Terry Virts is a former astronaut. He has had an unusual view of the world. He piloted the space shuttle Endeavour. And he spent 200 days on the International Space Station (ISS). While on the ISS, he snapped 319,275 photographs. That is a world record for photos by an astronaut.
Some of those photos are included in his new book. It is called View from Above: An Astronaut Photographs the World. There is a chapter on spacewalks. In it, Virts writes about seeing Earth from the ISS. He spoke to TFK’s Dante A. Ciampaglia about one image that will be with him forever.
“I remember that instant. Our task was plugging in cables. And like so many things, [it’s] work-work-work-work-work, and then all of a sudden, there’s this sublime experience. I had a few seconds free, which rarely happens on spacewalks. I was on the very front tip of the space station. Most of the time on a spacewalk, you’ve got a face full of metal. You’re just holding onto the structure, and all you can see is the metal thing in front of you. [But] I rotated myself around, held onto the station with one hand, and I could see the sunrise from horizon to horizon.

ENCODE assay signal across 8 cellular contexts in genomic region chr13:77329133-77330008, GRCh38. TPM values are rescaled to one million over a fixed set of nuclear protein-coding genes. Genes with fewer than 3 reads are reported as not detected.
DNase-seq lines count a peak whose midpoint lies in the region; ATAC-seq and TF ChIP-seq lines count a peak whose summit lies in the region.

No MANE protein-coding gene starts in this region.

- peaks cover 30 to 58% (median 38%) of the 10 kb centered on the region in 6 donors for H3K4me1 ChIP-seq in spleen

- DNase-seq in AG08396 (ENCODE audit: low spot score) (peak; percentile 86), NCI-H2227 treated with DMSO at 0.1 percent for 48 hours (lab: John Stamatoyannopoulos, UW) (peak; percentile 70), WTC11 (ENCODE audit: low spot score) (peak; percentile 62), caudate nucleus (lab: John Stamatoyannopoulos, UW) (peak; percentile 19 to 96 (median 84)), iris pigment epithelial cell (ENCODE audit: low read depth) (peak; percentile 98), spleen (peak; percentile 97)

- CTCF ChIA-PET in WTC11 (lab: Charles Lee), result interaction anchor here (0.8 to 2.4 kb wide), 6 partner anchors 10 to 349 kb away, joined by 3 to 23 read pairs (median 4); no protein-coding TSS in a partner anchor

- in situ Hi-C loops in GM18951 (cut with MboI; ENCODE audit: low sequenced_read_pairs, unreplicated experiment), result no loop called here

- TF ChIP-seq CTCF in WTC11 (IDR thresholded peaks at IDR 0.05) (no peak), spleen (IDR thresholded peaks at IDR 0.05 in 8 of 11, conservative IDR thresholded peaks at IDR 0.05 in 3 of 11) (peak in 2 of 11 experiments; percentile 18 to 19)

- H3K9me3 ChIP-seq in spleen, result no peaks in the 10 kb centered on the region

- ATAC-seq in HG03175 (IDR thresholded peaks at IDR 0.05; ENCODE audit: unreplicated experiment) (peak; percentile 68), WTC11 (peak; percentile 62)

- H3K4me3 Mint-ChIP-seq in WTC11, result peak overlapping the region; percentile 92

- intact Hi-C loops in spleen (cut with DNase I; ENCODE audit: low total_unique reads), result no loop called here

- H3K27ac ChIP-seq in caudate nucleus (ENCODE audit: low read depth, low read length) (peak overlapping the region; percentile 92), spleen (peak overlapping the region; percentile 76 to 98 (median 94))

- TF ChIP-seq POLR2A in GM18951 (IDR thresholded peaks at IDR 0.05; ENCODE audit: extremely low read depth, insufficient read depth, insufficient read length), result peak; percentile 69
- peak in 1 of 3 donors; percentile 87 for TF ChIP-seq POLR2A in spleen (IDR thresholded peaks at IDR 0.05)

“Seeing that sunrise that you just can’t imagine, it was: ‘Wow—I can’t believe I’m getting a chance to see this.’ It felt like peering into the beginning of creation or something. And then it was back to work.”